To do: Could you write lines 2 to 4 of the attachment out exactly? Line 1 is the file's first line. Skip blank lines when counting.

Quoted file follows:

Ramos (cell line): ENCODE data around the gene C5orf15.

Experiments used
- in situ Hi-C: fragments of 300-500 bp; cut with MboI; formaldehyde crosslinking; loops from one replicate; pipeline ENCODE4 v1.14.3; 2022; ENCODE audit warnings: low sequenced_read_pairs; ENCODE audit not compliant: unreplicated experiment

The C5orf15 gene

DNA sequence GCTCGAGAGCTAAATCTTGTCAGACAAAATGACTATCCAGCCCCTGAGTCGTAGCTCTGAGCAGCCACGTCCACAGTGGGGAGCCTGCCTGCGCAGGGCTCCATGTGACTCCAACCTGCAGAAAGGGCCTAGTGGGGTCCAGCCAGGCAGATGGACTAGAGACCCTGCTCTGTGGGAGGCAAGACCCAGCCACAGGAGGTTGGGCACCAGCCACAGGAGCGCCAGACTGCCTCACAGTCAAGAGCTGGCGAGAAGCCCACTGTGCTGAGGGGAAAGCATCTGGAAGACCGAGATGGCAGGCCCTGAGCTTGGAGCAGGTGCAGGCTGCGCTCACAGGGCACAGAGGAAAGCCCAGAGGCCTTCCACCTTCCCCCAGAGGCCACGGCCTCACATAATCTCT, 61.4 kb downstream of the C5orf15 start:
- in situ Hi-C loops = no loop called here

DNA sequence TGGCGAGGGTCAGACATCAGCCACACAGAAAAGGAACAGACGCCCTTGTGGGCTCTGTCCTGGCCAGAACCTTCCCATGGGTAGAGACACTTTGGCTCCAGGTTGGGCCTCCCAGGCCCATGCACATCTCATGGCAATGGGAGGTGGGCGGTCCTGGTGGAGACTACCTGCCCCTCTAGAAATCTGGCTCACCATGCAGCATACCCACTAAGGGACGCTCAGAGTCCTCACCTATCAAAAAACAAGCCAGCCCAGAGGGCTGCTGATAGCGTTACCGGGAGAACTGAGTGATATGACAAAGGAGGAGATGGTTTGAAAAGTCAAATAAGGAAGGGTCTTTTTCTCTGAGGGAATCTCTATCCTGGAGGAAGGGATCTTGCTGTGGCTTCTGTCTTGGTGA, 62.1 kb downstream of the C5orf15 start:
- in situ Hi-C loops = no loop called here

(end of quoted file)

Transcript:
Experiments used
- in situ Hi-C: fragments of 300-500 bp; cut with MboI; formaldehyde crosslinking; loops from one replicate; pipeline ENCODE4 v1.14.3; 2022; ENCODE audit warnings: low sequenced_read_pairs; ENCODE audit not compliant: unreplicated experiment

The C5orf15 gene